Do you ever wonder what really goes on behind the scenes of our blogging buddies? I mean, no one wants to hear us drone on about our bone spurs, or dark depression and anxiety disorders. Right? But, how many beautiful bouquets and finely decorated tableaux can we look at?
Case in point - my good blogging friend, Jo, a Brit in TN, posted such a beautiful blog about strawberries. Well, mine are mush this year because of non-stop, flooding rains. Who wants to look at that? And, Sister, my weenie, got in the middle of them yesterday and pooped. I don't know if I can possibly go looking for any now. Fertilizer perhaps? Now that would be a positive way to look at things. I haven't reached my maximum level for beauty though. I might if I were to start doing Pinterest.
Please, don't all of you jump ship on me yet. I am pretty hopeless, er, I am still hopeful. I do not like technology; need an assistant to handle all of it. It is so frustrating to me. Nevertheless, I have had this camera for two years, maybe three. Different lenses and is an SLR which I used to love before the digital days. So what's the problem? I just got it out for the first time today. I simply do not want to read about it and fiddle with it. Picture me with my head bowed in shame, but, I am going to fiddle with it today. If I put things away in a cabinet or drawer, I forget about them (okay, I think about them occasionally), but the alternative is leaving it sitting around and I don't like a messy house.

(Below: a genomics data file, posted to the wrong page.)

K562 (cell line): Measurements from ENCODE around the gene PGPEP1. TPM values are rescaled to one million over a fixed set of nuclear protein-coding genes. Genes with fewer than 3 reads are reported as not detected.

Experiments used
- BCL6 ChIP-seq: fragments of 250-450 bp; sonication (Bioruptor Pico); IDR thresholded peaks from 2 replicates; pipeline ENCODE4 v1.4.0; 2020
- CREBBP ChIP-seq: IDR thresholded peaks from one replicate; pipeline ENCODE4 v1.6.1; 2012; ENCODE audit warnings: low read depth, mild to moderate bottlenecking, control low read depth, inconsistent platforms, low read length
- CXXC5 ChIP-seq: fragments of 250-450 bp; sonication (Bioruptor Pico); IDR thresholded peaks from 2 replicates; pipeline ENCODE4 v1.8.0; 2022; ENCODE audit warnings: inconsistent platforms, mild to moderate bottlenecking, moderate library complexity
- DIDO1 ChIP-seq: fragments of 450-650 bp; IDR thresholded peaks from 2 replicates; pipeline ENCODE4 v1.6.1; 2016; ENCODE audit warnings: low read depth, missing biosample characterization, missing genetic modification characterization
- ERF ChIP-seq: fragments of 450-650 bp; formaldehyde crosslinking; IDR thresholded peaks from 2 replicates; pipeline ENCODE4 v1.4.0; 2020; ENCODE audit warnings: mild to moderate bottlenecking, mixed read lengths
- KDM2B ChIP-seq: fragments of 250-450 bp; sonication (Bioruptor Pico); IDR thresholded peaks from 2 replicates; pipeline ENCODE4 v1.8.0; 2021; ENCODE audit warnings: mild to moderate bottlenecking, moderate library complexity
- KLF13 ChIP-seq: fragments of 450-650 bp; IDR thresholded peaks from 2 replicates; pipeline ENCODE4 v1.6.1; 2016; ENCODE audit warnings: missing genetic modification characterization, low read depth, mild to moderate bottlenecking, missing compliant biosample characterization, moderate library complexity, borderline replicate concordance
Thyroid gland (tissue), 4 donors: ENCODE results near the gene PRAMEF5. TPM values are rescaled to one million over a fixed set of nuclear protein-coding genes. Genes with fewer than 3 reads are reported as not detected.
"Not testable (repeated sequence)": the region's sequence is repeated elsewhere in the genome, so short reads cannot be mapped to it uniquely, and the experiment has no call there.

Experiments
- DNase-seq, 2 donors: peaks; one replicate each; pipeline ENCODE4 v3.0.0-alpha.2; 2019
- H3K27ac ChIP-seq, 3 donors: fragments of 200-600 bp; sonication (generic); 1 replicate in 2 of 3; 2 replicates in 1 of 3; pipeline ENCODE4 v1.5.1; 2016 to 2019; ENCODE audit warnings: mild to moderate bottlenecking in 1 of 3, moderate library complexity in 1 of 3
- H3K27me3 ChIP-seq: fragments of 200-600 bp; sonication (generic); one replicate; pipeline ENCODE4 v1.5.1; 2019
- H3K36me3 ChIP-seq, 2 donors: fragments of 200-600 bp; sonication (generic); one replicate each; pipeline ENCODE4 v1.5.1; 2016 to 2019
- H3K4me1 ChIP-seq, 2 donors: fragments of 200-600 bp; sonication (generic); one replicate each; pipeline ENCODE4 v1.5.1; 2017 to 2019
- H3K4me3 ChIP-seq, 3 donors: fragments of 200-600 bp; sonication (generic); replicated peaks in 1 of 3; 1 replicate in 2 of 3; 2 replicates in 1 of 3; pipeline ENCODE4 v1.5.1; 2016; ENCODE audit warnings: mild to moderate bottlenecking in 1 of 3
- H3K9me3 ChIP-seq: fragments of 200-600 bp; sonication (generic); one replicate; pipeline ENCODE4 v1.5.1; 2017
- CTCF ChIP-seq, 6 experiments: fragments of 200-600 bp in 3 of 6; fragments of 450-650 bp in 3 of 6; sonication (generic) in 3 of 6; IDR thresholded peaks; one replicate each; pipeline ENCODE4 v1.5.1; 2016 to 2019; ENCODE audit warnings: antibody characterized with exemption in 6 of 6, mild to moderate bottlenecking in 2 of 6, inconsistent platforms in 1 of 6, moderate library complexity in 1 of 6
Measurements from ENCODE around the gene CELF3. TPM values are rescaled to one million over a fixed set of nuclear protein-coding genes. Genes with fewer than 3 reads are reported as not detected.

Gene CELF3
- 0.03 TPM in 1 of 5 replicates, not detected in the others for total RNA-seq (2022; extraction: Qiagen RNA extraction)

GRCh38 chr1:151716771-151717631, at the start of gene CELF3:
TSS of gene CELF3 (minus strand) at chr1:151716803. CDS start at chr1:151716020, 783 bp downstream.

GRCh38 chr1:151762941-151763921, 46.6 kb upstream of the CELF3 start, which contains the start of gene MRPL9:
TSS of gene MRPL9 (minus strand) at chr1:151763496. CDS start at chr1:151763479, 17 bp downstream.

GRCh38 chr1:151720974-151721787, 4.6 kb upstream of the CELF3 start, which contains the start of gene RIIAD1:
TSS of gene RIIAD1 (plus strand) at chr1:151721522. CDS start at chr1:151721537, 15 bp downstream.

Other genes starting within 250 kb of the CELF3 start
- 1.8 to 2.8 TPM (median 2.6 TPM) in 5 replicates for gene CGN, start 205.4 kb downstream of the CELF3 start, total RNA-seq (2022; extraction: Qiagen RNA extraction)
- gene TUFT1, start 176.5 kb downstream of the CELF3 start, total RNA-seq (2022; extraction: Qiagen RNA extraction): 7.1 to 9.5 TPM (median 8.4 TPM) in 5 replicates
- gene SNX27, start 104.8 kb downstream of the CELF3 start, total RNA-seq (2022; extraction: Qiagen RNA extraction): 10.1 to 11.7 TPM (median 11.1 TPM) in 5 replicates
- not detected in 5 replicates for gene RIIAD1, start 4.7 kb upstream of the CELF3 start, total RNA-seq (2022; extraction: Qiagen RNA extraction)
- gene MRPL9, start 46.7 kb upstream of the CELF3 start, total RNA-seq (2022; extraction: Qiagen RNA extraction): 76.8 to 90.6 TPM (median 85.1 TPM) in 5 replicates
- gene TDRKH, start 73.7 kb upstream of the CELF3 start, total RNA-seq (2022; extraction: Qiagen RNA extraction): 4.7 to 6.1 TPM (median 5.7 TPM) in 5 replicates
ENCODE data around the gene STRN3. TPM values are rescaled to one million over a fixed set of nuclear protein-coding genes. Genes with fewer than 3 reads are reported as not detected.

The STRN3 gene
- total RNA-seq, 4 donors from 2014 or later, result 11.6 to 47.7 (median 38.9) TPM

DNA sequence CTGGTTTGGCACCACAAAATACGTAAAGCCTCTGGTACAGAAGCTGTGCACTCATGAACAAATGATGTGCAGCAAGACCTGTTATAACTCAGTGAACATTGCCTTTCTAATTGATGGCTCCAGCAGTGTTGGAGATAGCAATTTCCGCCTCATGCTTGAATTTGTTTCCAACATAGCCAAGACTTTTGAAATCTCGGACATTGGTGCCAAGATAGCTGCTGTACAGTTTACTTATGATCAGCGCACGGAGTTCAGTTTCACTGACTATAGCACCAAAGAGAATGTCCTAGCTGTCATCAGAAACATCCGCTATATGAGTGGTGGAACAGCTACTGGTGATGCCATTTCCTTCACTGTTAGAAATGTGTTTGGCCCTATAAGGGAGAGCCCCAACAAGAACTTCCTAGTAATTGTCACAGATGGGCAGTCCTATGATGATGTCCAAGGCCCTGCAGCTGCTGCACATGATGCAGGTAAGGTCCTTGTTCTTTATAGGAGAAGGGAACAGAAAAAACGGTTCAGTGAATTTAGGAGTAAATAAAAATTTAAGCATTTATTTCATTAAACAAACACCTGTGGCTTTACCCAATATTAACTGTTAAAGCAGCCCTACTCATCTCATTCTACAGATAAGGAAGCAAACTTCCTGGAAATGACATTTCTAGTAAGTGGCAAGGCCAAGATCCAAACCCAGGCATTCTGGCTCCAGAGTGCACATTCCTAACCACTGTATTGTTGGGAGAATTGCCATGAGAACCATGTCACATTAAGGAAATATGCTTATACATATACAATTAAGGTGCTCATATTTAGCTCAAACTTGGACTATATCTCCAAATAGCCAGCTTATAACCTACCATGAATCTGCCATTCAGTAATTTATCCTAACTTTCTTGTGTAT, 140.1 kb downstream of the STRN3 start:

Same thing with my art supplies. The only place with enough light to work in my house is the dining room table. It will become covered with paints and brushes, papers et al, and looks so messy. I have had it all put away since the fall, but am going to get it all back out and start to paint and create again. Hopeful huh?
Okay, I'll get off the subject. I call this statue my booger. I bought it from a small local shop. It was made by an African American goat herder in a nearby town. Probably made from an oak tree; it has goat bones for teeth.
It has a two sided face, four arms and four feet, nostrils and not sure what other carvings are. Maybe eyes or ears.
Arms and fingers.
Feet and toes.
A look inside one of his gaping mouths. It is very heavy; must have been awfully hard to carve. Was it a way to pass the time or a shamanic creation? I looked at some other tribal African art and saw some similar horned creatures. Could the creator have remembered something from a long ago culture? Had an epiphany from somewhere out there? I bought it for $5.00 and an old, broken harpsichord. It must have taken the artist a long time to carve it. And, I do so love folk art.